Ghost Of Tsushima
Finding the beauty in bloodshed
Ghost of tsushima explores the dichotomy between beauty and bloodshed. This startling contrast is ever-present in the upcoming Sony exclusive. The beauty of its sprawling environments compelling you to stop at every opportunity, its breathtaking visual design as good a reason as any to take a second to pause for air. Although that serenity is easily shattered in this brutal portrayal of Feudal Japan, with your surroundings as likely to be stained with the blood of your enemies as it is your own in any given moment.
Ghost Of Tsushima tells the story of the island of Tsushima, of its native samurai and their attempts to repel an encroaching Mongol invasion before the land is engulfed entirely by the flames of war.
This is what happens when Sucker Punch is given the space to leave Infamous and the grunge aesthetic behind it, taking its expertise in open-world game design into a more vibrant and naturalistic setting. The results are impressive for all to see. Tsushima is stunning, an action-adventure game that pits you – Jin, one of the last remaining samurai – against an army of thousands, evolving your skills and proficiencies in an attempt to adapt to the shifting environment and face down an impossible threat.
Listening to Sucker Punch tell it, the game has been built around three core tenets: mud, blood and steel. All of this is clear to see once the demonstration begins. Beneath the billowing clouds of smoke that mask the horizon and the flitter of tall grass in the gentle winds is the thick, sickening mud. Tsushima’s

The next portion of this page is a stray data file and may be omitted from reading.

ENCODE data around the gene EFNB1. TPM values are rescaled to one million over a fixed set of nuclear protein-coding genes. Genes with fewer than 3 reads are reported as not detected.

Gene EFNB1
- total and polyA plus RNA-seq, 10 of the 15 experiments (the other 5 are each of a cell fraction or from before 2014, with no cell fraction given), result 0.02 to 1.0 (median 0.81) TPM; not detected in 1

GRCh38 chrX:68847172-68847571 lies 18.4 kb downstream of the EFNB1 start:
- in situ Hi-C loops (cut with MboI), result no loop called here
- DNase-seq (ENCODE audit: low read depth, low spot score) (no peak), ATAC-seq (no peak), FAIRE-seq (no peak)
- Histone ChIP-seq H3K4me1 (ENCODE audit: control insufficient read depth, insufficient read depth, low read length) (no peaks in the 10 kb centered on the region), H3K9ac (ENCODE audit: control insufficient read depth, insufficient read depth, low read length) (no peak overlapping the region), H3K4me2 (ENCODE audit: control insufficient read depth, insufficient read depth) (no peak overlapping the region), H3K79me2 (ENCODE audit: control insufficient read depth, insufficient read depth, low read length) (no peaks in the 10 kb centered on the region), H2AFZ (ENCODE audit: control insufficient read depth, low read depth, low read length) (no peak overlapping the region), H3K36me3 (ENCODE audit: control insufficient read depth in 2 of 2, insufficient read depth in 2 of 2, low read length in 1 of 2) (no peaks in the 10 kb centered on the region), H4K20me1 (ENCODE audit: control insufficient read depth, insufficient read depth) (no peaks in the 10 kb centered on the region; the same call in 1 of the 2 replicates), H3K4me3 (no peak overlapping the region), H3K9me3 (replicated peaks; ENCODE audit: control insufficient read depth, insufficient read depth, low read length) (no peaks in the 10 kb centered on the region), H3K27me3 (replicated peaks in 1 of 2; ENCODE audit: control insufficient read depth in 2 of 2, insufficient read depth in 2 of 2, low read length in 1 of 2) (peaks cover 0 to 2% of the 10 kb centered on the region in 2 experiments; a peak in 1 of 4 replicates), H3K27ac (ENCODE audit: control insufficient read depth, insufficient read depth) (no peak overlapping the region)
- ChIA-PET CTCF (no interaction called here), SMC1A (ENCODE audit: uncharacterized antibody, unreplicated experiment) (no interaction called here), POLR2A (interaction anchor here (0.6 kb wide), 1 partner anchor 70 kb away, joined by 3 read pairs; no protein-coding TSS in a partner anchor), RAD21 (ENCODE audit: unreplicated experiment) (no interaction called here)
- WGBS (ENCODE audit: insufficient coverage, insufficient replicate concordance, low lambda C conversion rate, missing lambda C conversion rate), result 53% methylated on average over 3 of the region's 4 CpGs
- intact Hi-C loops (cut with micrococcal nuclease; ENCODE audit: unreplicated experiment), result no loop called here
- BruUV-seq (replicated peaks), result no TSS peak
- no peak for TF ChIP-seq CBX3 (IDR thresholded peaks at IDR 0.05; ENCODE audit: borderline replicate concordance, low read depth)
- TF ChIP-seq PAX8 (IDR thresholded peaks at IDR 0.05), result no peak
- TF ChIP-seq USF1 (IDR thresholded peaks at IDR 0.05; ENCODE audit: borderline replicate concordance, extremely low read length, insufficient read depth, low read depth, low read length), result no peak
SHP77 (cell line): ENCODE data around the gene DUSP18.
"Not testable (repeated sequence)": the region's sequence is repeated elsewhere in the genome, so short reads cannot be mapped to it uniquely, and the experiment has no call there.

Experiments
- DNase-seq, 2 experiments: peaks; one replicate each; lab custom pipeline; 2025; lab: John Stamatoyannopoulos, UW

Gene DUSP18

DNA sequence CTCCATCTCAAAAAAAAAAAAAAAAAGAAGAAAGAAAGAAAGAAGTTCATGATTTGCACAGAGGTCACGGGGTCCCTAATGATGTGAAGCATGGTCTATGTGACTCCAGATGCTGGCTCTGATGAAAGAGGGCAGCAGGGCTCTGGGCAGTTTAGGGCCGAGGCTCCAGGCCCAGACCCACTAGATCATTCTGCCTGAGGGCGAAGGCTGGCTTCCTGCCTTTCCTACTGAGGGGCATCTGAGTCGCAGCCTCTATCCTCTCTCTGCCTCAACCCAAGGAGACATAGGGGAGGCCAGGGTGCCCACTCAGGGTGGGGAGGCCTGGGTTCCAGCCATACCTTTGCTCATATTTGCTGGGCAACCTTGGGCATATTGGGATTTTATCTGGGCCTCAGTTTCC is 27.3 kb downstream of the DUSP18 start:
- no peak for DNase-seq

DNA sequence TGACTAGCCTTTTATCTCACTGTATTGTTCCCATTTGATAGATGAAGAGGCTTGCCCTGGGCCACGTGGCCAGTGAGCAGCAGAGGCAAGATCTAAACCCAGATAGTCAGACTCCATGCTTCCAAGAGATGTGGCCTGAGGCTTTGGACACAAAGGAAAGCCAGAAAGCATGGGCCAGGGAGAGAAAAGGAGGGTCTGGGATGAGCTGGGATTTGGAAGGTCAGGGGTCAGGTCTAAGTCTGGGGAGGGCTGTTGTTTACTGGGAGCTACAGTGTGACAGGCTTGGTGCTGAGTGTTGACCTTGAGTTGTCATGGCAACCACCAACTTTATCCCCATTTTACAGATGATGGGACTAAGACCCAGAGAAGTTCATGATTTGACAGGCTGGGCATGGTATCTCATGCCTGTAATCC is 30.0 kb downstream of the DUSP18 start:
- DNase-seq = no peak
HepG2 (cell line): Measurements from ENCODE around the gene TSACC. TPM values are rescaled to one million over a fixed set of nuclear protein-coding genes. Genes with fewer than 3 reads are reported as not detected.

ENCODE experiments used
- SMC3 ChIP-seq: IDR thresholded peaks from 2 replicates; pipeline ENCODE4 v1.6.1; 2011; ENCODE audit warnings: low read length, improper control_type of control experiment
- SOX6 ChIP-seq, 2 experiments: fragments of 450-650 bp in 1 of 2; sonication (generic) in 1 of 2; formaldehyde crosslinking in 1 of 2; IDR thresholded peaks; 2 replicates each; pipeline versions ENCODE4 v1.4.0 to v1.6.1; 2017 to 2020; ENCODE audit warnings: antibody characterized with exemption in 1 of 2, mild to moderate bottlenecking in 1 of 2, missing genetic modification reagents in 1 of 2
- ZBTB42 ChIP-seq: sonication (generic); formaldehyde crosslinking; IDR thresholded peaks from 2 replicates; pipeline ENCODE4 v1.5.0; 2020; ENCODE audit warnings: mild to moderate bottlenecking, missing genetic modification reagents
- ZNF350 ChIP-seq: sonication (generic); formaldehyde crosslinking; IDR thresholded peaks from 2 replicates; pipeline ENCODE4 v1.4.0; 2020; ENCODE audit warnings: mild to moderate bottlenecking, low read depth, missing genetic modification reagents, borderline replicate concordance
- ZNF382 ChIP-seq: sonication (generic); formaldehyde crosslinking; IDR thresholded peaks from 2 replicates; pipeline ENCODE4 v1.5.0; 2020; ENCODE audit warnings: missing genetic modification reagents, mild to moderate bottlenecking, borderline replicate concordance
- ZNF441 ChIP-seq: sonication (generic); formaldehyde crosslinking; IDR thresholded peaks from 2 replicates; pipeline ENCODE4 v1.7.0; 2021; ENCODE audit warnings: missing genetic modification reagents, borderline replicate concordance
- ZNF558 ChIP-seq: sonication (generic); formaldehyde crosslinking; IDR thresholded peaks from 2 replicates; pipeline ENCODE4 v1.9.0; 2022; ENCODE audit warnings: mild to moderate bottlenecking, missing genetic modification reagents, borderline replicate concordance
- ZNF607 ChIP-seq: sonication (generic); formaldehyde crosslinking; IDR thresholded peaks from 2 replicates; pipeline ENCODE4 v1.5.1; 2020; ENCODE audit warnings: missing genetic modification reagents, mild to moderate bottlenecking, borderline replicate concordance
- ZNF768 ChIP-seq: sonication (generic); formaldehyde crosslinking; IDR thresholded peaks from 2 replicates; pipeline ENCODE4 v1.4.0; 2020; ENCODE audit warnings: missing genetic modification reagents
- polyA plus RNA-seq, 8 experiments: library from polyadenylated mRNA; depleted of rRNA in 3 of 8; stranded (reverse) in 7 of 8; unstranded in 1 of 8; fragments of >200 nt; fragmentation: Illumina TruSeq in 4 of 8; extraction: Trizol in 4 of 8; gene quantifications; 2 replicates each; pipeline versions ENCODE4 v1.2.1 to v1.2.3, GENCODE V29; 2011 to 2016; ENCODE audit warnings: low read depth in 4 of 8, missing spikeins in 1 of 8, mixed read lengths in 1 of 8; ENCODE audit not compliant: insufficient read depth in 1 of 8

pristine environments trodden by the hordes of
Mongol fighters patrolling the island, the grime and dirt splashing all over Jin as he dances between their sweeping blades. Your feet make an impression in the ground, though so too does the blood once it begins to spill by your steel.
There are a lot of unanswered questions about Tsushima, namely as to how its combat will scale between large groups of enemies and its intricate one-on-one duels. It doesn’t look as haphazard as the sword-fighting presented in early Assassin’s Creed games, nor does it seem as precise and considered as the combat seen in For Honor – only time will tell on this front.
With the game positioned for release in 2019, it’s going to be (sadly) hands-off demonstrations for the time being. But we’ve seen enough of Tsushima to know that Sucker Punch is delivering something the likes of which we’ve never before seen in gaming. A beautiful and bloody portrayal of 13th-century Japan that feels as authentic as is it does cinematic, an adventure that we can’t wait to lose ourselves in.
“HAVING EVERYTHING MOVE, IF IT CAN MOVE MAKE IT MOVE, WAS A VERY AMBITIOUS GOAL FOR US FROM THE VERY BEGINNING. AND WE’RE ACHIEVING IT! YOU WALK AROUND THE GAME WORLD AND YOU’LL BE LIKE OH MY GOD, EVERYTHING AROUND ME IS MOVING!”
JASON CONNELL, ART DIRECTOR, SUCKER PUNCH